It is estimated that 20% to 50% of species will become extinct as a result of human activities. In fact, the rising temperatures of the world’s oceans have caused irreversible damage to at least one type of coral reefs each year. It is high time we stopped treating carbon reduction as a mere catchphrase and started rolling up our sleeves to get engaged and get things done!


The urgency of climate crisis calling for urgent actions from all of us –Prof. Veerabhadran Ramanathan


Another Tang Prize laureate who also devoted his life to research on global warming, Prof. Ramanathan was the first to discover that besides CO2, water vapor and chlorofluorocarbons (CFCs) are also substances that are heating up our planet. This discovery in turn shifted the focus of his research onto the investigation of other non-CO2 greenhouse gases, and, as he confessed to the audience, he realized that not only was the manmade greenhouse effect more detrimental than he thought but there were also more contributors to this phenomenon than he expected.


Using unmanned aerial vehicles, Prof. Ramanathan and his team measured the amount of sunlight coming into the planet and the amount of it radiated back to space. The data they obtained show that CFCs are also greenhouse gases. Comparing the atmosphere to a blanket, he pointed out that the thickness of this blanket varied, and while the planet ventilated its heat through the thin parts of the atmosphere, CFCs were there to shut off these windows “where the heat could escape.”  



Even the seemingly innocuous water vapor is a greenhouse gas which traps heat. As global temperatures go up, more water evaporates and increase the atmospheric water vapor concentration, leading to more heat being trapped in the humid air. Due to this water vapor feedback, the likelihood of extreme weather continues to grow. Prof. Ramanathan also discovered some particular particles that are not greenhouse gasses but are “contributing to warming “as well: particles of black carbon, or soot (it comprises an air pollutant called particulate matter or PM, hence PM10 or PM2.5 we are now very familiar with when talking about air quality.) Soot comes from the incomplete combustion of hydrocarbons. It is “the black smoke you see from diesel and your cooking fire,” he reminded us. What’s more unsettling is that in some countries, the air carries a significant amount of black carbon, which sometimes even exceeds the CO2 levels. 


Another pressing issue concerning global warming is that more land surface has been revealed since the snow in the polar regions started to melt. As a result, “the satellite data showed the planet is getting darker,” and without the snow surface reflecting sunlight back to space, the earth is absorbing more heat, making the whole situation even more dire. However, Prof. Ramanathan believed that if by 2050, we managed to keep the average temperature rise to 1.5℃, we could protect 1.7 billion people from exposure to deadly heat, reduce heavy precipitation by 1/3, and save more than 250 million people who could otherwise die from severe droughts.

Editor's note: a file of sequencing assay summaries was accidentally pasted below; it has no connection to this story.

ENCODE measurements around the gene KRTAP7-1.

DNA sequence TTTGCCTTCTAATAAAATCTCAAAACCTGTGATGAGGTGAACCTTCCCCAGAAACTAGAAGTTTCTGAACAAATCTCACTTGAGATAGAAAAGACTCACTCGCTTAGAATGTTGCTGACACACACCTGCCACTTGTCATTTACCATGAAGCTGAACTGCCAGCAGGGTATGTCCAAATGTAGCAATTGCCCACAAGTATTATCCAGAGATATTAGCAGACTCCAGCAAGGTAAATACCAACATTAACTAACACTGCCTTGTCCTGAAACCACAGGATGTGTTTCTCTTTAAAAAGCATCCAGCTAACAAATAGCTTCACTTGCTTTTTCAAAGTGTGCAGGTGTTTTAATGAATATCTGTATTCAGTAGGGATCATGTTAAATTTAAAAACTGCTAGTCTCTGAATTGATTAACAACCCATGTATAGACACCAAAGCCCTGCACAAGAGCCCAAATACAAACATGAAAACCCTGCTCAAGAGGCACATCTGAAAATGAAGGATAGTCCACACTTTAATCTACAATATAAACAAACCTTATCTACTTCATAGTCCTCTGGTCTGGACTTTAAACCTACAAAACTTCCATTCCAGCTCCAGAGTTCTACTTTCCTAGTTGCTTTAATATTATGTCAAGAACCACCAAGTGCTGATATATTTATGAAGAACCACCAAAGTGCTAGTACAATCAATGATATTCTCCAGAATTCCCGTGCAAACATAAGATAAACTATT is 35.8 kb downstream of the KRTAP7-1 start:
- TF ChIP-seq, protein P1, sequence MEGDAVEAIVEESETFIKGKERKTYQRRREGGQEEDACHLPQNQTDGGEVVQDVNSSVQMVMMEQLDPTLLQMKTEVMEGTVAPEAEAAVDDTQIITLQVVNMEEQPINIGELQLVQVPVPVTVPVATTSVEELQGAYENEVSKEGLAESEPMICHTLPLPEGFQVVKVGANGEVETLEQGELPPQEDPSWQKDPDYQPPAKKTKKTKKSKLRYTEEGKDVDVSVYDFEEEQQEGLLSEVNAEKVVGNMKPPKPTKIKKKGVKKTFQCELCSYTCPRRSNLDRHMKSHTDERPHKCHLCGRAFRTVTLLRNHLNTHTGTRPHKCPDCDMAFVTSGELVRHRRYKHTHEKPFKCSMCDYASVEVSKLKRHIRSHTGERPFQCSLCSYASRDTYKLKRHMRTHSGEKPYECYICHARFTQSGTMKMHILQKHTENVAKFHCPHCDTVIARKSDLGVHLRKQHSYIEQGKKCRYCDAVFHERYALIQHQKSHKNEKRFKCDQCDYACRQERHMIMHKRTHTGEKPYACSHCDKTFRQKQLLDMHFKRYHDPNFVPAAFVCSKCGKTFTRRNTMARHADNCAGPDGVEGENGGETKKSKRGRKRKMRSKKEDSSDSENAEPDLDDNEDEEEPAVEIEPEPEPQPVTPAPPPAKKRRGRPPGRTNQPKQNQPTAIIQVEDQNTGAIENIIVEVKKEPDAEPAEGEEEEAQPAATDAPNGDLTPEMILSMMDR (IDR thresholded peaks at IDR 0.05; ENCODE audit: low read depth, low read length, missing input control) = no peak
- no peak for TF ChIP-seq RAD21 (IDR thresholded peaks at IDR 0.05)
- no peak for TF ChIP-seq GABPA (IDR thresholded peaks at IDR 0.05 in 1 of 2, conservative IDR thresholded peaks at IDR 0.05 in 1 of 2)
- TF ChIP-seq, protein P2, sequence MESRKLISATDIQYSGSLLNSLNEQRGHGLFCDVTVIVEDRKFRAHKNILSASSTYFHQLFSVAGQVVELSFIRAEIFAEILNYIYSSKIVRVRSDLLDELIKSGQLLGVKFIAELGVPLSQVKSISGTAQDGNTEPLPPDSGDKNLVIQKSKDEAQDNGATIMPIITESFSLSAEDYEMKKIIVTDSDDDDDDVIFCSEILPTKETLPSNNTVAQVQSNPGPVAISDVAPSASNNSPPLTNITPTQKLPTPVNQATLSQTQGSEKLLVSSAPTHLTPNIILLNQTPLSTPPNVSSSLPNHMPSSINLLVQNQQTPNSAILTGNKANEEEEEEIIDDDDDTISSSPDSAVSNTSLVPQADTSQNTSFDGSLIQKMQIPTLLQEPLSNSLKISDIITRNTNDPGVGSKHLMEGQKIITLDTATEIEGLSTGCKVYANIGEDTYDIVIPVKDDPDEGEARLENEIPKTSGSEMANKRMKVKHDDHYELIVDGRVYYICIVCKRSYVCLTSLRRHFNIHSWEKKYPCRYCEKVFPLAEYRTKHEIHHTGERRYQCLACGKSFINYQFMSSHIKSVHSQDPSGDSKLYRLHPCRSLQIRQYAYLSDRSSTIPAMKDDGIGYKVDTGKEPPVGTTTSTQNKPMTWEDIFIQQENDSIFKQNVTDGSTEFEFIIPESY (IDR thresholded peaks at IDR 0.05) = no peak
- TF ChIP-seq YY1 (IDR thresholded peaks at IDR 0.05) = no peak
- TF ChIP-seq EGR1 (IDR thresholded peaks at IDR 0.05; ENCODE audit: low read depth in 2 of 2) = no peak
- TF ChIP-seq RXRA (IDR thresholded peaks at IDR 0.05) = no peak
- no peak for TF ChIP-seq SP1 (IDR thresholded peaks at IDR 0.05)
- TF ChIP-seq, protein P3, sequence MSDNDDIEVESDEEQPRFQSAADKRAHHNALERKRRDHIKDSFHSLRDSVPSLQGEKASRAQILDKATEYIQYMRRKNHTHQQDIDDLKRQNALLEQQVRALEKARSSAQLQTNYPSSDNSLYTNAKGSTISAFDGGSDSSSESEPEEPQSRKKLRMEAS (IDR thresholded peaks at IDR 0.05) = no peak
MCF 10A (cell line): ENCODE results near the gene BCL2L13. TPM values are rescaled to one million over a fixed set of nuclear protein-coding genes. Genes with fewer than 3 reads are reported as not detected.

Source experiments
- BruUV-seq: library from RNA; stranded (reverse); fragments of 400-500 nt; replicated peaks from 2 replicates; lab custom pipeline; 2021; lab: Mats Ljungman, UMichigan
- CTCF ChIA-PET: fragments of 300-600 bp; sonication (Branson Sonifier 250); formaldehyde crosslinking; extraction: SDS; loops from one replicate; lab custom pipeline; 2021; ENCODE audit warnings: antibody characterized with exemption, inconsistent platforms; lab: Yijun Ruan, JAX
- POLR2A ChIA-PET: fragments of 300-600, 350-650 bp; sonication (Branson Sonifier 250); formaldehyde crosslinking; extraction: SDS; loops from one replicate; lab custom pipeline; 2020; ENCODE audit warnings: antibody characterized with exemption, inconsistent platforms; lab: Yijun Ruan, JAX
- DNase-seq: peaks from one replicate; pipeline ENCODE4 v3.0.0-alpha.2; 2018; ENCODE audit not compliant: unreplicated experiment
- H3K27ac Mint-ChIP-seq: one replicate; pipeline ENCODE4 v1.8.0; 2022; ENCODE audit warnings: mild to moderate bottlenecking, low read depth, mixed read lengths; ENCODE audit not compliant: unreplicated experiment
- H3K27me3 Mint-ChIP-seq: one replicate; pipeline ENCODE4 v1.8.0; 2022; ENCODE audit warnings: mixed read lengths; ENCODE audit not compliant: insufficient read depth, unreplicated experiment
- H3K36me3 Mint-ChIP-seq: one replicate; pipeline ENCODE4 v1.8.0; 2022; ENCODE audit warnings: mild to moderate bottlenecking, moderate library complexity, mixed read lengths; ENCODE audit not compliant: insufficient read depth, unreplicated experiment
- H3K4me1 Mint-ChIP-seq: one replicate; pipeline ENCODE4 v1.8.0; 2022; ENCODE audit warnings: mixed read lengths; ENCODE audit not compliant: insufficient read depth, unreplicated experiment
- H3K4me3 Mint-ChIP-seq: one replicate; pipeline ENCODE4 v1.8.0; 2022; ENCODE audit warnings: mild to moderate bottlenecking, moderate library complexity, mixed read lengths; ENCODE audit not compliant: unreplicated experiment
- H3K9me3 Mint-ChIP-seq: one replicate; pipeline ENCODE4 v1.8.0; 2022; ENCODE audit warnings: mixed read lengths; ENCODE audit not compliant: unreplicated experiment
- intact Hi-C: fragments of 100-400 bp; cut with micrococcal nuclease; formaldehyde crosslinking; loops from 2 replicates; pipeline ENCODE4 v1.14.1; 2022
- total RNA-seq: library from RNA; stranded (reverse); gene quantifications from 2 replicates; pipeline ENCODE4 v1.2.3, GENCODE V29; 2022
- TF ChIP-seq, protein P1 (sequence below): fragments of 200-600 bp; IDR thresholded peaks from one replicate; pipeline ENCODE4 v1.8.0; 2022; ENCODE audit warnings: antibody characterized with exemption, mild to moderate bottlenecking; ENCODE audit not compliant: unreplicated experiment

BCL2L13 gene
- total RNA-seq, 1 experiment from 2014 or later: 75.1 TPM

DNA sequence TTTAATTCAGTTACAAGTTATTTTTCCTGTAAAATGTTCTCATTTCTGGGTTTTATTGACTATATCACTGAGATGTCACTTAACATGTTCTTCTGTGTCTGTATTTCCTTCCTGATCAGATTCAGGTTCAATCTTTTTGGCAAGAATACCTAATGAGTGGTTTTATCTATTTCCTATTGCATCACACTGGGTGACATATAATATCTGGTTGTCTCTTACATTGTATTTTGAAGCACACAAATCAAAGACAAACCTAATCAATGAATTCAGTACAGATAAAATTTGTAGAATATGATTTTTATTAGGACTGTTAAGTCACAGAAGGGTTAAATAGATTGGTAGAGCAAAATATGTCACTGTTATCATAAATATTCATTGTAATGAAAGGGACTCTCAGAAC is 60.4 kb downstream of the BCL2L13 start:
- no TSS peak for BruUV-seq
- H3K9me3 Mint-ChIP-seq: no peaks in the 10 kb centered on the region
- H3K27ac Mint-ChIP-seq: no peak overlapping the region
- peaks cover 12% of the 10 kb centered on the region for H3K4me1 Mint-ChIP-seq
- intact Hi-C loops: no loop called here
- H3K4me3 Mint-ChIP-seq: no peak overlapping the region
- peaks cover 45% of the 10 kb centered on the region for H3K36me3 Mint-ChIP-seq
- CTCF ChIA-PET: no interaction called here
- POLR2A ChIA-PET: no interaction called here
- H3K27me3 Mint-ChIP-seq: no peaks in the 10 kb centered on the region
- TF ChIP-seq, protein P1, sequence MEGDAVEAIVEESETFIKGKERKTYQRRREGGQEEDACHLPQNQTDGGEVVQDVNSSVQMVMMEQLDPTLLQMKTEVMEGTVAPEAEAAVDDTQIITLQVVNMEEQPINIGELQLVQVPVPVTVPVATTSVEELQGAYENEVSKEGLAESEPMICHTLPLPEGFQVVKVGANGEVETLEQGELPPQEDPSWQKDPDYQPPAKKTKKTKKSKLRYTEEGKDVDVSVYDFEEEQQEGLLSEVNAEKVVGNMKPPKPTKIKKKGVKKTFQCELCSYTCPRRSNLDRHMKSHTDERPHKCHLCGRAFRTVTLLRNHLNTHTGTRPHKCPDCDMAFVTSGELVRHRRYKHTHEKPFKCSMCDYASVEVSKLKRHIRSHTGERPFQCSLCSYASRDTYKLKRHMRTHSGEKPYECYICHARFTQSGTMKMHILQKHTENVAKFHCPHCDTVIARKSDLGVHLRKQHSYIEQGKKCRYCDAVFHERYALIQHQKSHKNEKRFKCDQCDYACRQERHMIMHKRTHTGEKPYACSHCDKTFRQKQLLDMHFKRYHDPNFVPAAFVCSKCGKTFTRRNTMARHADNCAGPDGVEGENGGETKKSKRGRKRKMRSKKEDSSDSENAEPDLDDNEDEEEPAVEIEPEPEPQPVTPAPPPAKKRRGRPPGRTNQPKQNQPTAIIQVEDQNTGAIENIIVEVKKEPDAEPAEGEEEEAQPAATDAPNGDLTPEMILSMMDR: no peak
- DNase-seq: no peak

With regard to how we can mitigate global warming, Prof. Ramanathan put forward several suggestions. Rather than focus on long-lived pollutants such as CO2 (a carbon dioxide molecule can exist for “centuries to millennia”), we can begin by cutting the emissions of short-lived pollutants such as black carbon and CFCs, as well as avoiding using coal as a heater or as a cooking fuel. Capturing methane from livestock manure and “burning it for fuel” also helps limit methane emissions. To redouble the efforts to combat climate change, Prof. Ramanathan has got together a team of experts from different fields, including physics, humanities, and engineering, to think up possible financial benefits that will encourage people to reduce their carbon footprints.


Drawing his talk to a close, Prof. Ramanathan admonished us to shoulder our moral responsibilities because “the situation has come to such a state we cannot just wait for top-down efforts. They are critical…Each one of us, we have to do what we can to keep the candle burning till the nations come to senses on this issue.”  


Crossing academic boundaries and making Sinology the study of China for scholars of all nationalities —Prof. Stephen Owen


A chance encounter with Chinese poetry in a library left a 14-year-old boy with such a powerful impression that he later on became an outstanding scholar who knows how to approach Chinese literature from an innovative perspective. Though not having Chinese as his first language means Prof. Owen didn’t grow up surrounded by China’s rich cultural heritage, he nevertheless has the advantage of saying good riddance to lots of cultural baggage when trying to interpret China’s poetic works—all because of his different background.